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 14/ 09/ 2002

Address by Joschka Fischer,

Minister for Foreign Affairs of the Federal Republic of Germany, 
at the Fifty-seventh Session of the United Nations General Assembly 


(...) Mr President,

The development in Iraq fills us with grave concern. Saddam Hussein's regime is a brutal dictatorship.Under his leadership, Iraq has attacked its neighbours Iran and Kuwait, fired missiles at Israel and used poison gas against Iran and its own Kurd population. The regime is horrendous for the Iraqi people and a risk for the region. For this reason an effective containment policy and reliable military control of the no-fly zones have been implemented, and a strict sanctions regime introduced against Iraq since the Gulf War.

The regime in Baghdad must not own or produce means of mass destruction and delivery systems. Despite binding obligations from the Security Council, Saddam Hussein refuses to provide credible and verifiable answers to the pressing questions posed by the community of nations regarding his weapons of mass destruction. Therefore the United Nations has to not only maintain the pressure on the Iraqi Government, but also intensify it. 

We welcome the fact that President Bush in his most recent speech, turned towards the Security Council. Even if it becomes very difficult, we have to do everything to find a diplomatic solution.

The Security Council and the member states have to make unequivocally clear to Baghdad that the unrestricted and unconditioned re-admission of the weapons inspectors in the only way to avert a great tragedy for Iraq and the whole region. The Iraqi Government has to implement all relevant Security Council resolutions in their entirety and without delay.

We do not want however any automatism leading to the use of military force. The fight against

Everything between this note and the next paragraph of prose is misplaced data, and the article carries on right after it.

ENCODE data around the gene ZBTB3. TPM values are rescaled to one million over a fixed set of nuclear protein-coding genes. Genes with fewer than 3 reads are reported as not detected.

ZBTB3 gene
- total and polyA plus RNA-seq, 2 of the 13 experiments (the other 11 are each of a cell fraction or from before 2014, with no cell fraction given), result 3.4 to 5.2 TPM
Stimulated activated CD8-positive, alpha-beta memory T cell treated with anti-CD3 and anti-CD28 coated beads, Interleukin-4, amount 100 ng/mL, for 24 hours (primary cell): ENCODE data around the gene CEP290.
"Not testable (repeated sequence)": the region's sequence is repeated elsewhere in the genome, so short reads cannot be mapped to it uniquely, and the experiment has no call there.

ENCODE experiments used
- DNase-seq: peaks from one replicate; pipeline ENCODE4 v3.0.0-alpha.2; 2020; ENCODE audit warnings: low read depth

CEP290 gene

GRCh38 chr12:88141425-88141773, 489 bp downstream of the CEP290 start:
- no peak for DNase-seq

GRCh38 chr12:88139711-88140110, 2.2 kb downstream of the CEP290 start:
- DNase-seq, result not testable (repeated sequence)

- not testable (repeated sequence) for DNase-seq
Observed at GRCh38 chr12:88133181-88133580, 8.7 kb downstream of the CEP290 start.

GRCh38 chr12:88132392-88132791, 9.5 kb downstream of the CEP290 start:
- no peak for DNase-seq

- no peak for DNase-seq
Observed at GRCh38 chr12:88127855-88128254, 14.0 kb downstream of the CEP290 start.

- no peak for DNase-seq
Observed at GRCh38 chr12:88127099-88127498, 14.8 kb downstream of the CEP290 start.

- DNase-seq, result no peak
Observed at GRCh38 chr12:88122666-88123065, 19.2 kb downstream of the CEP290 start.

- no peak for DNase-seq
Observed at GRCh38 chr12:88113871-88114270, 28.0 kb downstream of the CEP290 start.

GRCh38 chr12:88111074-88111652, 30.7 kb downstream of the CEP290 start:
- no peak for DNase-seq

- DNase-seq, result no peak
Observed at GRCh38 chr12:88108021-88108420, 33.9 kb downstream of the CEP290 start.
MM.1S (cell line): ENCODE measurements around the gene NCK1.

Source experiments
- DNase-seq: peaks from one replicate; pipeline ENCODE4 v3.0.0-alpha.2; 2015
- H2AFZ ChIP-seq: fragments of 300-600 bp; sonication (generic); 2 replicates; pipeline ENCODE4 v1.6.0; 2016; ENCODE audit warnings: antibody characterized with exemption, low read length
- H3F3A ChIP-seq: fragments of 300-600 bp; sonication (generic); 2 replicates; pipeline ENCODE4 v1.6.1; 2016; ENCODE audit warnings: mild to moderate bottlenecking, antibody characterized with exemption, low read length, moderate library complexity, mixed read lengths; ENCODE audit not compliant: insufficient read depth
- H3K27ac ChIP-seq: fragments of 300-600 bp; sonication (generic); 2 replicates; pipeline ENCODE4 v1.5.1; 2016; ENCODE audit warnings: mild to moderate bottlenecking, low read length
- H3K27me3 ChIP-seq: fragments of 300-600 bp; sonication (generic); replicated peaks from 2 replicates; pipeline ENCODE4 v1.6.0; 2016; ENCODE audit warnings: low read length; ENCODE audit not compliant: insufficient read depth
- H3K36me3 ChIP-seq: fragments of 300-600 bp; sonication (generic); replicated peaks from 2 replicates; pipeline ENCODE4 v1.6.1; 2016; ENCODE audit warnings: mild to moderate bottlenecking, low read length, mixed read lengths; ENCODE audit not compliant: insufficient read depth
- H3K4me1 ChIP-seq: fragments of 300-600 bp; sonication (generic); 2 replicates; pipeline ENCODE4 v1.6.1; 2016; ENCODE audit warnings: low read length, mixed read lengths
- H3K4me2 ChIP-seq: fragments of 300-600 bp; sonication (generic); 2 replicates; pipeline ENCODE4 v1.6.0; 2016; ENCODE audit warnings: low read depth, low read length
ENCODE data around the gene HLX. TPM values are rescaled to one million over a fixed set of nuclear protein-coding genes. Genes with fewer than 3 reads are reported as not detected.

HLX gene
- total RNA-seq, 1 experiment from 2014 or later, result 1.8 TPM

international terrorism remains highly dangerous. We have not yet managed to fully stabilize Afghanistan. Explosive regional conflicts in Kashmir, in the Middle East and in the Caucasus have to be solved or at least effectively contained.

The following central questions arise for us: have all economic and political means of pressure been truly exhausted? To what consequences would military intervention lead? What would this mean for regional stability? What effect would it have on the Middle East conflict? Are there new and definite findings and facts? Does the threat assessment justify taking a very high risk - namely, the responsibility for peace and stability in the entire region, and what is more for years or even decades? Would this meet with consent amongst the Arab neighbours? What consequence would this have for the continuation of the global coalition against terrorism? In the face of these open questions we are full of deep scepticism regarding military action and therefore remain with our approach.

Allow me to pose the further question whether a peace solution in the Middle East could not contribute considerably more to the establishment of regional stability, to the successful fight against terrorism and to the effective control and disarmament of weapons of mass destruction. And in this way would the regime in Baghdad not be isolated much more effectually thus generating political pressure for change? And would this cooperative approach to find a new order for the region not be a more promising way to bring democracy to the Middle East which would be supported by the regional powers? (...)